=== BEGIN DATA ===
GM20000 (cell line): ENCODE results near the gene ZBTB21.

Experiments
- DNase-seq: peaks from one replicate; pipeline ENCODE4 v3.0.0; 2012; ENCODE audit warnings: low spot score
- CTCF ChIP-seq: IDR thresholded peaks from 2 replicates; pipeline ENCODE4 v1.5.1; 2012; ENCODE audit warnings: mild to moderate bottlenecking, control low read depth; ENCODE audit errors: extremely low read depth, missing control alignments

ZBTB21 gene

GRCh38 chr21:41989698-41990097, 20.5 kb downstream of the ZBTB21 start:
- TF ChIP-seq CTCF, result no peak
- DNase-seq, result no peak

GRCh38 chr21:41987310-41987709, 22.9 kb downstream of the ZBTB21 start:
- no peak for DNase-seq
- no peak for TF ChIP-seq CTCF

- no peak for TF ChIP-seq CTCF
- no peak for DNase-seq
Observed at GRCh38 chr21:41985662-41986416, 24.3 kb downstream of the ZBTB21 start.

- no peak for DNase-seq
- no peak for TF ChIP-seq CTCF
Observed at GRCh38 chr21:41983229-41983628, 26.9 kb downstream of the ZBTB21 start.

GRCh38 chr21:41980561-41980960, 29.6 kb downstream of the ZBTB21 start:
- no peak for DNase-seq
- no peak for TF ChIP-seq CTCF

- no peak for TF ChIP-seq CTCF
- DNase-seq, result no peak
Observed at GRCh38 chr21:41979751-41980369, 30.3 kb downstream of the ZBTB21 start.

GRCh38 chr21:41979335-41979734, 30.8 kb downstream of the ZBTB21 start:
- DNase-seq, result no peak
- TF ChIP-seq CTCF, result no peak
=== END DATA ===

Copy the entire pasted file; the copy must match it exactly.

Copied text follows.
GM20000 (cell line): ENCODE results near the gene ZBTB21.

Experiments
- DNase-seq: peaks from one replicate; pipeline ENCODE4 v3.0.0; 2012; ENCODE audit warnings: low spot score
- CTCF ChIP-seq: IDR thresholded peaks from 2 replicates; pipeline ENCODE4 v1.5.1; 2012; ENCODE audit warnings: mild to moderate bottlenecking, control low read depth; ENCODE audit errors: extremely low read depth, missing control alignments

ZBTB21 gene

GRCh38 chr21:41989698-41990097, 20.5 kb downstream of the ZBTB21 start:
- TF ChIP-seq CTCF, result no peak
- DNase-seq, result no peak

GRCh38 chr21:41987310-41987709, 22.9 kb downstream of the ZBTB21 start:
- no peak for DNase-seq
- no peak for TF ChIP-seq CTCF

- no peak for TF ChIP-seq CTCF
- no peak for DNase-seq
Observed at GRCh38 chr21:41985662-41986416, 24.3 kb downstream of the ZBTB21 start.

- no peak for DNase-seq
- no peak for TF ChIP-seq CTCF
Observed at GRCh38 chr21:41983229-41983628, 26.9 kb downstream of the ZBTB21 start.

GRCh38 chr21:41980561-41980960, 29.6 kb downstream of the ZBTB21 start:
- no peak for DNase-seq
- no peak for TF ChIP-seq CTCF

- no peak for TF ChIP-seq CTCF
- DNase-seq, result no peak
Observed at GRCh38 chr21:41979751-41980369, 30.3 kb downstream of the ZBTB21 start.

GRCh38 chr21:41979335-41979734, 30.8 kb downstream of the ZBTB21 start:
- DNase-seq, result no peak
- TF ChIP-seq CTCF, result no peak